As spin-out, Alcon joins a successful crowd
- Novartis spin-off Alcon began life as an independent company in the green Tuesday, a start that aligns with the historically positive market reception for companies spun out from their parents in both pharma and the broader business world.
- Since 2010, major pharma spin-offs have outperformed the S&P 500 by a median return of 5% in the first month of trading, according to an analysis by RBC Capital Markets published Wednesday. That success holds true for other industries as well, the investment bank found, citing data from the Bloomberg U.S. Spin-Off Index showing spin-offs outperformed the market at an increasing rate over the past decade.
- That trend, coupled with Novartis' successful move to shed Alcon, could potentially serve as a blueprint for Allergan, a pharma facing growing investor discontent, RBC analyst Randall Stanicky wrote. After four years of consistent share price declines, shareholder frustration could be in the spotlight at Allergan's May 1 meeting, which will feature a non-binding vote to separate the CEO and chairman roles.
Novartis' spin-off of Alcon was the result of a 2017 strategic review. The newly independent company, which employs more than 20,000 staff, will focus on a portfolio of eye care products that earned sales of $7.1 billion last year.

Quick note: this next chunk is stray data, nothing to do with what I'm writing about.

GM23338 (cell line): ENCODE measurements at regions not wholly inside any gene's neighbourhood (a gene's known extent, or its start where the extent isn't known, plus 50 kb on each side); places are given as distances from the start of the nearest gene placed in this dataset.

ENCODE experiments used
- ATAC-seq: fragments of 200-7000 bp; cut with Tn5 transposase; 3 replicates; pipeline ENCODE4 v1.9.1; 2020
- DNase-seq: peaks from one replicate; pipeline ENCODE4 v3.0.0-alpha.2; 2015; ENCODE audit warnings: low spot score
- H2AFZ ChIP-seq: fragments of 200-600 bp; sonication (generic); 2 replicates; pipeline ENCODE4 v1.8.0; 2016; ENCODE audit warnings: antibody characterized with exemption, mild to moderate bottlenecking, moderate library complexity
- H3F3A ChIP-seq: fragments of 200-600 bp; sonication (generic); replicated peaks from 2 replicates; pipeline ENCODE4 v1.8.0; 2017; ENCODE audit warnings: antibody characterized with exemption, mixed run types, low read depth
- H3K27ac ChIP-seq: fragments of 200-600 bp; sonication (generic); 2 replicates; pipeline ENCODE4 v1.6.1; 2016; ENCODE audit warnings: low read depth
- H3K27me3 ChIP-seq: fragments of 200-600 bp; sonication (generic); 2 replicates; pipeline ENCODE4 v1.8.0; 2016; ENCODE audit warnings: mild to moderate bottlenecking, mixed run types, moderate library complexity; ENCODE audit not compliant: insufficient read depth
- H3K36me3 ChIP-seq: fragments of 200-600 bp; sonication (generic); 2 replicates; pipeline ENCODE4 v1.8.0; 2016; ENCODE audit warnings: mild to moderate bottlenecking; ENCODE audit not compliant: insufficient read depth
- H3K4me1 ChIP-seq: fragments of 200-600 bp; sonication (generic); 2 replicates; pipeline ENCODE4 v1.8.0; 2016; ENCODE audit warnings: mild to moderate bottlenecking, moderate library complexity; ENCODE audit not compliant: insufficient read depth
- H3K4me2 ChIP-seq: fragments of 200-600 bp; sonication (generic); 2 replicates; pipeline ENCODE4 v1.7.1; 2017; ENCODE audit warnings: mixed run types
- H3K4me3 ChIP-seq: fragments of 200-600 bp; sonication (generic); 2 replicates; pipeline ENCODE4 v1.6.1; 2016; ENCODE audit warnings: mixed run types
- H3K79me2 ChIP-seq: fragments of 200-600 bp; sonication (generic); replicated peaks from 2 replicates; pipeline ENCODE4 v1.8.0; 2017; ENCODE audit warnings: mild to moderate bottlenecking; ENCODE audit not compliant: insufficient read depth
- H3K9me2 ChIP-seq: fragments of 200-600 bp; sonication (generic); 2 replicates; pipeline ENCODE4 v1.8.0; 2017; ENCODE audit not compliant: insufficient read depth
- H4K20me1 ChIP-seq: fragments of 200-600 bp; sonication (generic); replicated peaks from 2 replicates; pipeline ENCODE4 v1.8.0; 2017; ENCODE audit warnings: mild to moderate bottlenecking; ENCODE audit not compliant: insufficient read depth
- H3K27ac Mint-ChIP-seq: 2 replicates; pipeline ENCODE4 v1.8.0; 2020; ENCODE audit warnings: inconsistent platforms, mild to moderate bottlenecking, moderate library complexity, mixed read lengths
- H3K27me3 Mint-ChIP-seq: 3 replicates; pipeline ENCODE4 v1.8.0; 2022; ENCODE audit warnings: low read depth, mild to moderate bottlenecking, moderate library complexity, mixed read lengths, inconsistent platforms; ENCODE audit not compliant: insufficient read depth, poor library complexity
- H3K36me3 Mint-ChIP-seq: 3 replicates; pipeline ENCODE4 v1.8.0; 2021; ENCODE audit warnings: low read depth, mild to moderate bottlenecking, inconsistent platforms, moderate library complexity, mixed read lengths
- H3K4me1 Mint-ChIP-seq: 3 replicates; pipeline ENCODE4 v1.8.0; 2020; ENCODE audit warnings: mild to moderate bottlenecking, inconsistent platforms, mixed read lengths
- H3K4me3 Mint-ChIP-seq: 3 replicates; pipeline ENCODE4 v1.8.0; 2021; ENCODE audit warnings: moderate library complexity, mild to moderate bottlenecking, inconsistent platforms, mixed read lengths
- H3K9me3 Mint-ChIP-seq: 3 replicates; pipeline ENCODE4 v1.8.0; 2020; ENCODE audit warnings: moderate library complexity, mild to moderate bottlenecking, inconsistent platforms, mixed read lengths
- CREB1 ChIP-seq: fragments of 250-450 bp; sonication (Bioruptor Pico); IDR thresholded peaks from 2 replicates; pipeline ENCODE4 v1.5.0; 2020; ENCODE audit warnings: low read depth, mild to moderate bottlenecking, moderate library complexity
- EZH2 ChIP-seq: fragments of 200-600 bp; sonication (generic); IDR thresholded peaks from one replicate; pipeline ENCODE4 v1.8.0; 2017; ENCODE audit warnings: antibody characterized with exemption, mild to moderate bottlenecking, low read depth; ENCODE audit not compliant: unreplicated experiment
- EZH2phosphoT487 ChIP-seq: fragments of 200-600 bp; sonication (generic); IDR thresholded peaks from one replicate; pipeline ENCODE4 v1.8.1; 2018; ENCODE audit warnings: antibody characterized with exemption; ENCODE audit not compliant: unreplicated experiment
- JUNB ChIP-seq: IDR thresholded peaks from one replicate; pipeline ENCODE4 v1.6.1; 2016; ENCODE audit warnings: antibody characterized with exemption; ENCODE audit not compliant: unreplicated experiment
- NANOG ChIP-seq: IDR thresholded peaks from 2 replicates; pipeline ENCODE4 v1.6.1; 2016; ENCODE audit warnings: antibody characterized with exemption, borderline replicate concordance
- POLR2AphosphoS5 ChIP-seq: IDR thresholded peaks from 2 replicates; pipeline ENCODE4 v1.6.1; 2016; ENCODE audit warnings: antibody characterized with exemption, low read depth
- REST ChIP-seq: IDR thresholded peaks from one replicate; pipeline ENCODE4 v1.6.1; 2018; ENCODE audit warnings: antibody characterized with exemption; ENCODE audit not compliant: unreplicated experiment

Spin-offs are largely aimed at generating greater stock returns, and RBC's analysis found such moves have been largely successfully in achieving that goal — judging by their short-term stock market performance, at least.
|Parent||Spin-off||Date completed||Spin-off 1-month performance||Spin-off 12-month performance|
|Eli Lilly||Elanco||Sept. 2018||-12%||-9%|
|Pfizer||Consumer health||In process||N/A||N/A|
|Reckitt Benckiser||Indivior||Dec. 2014||6%||20%|
|Theravance||Theravance Biopharma||June 2014||74%||-29%|
SOURCE: RBC Capital Markets
In the case of Allergan, shareholders may be taking a closer look at Novartis' decision.
"The solid historical performance of spin-offs suggests that it could be a compelling alternative to a sale or divestiture should Allergan pursue a break-up," Stanicky wrote.
While non-binding, the May 1 vote on splitting the CEO and chairman roles could hold broader implications for Allergan's future direction, according to the analyst.
Stanicky advocates for a business break-up and expects the board to feel more pressure if the vote garners majority support. He isn't alone either, as Bernstein analyst Ronny Gal recently called for a split of Allergan's aesthetics and therapeutics businesses.
"We believe management should address such split plans explicitly in the upcoming quarterly call," Gal wrote, referencing Allergan's first quarter earnings call set for May 7.
The Dublin-based pharma has been here before. As part of a strategic review a year ago, CEO Brent Saunders said "everything was on the table," including a split.
That process led Allergan to announce plans last May to sell its women's health and infectious disease businesses. But neither have been sold yet, and Saunders said earlier this year the company would no longer attempt to find a buyer for its women's health unit.
The stock market hasn't been kind to Allergan. Share prices have declined more than 50% since 2016, and a string of R&D failures have lowered long-term growth expectations.
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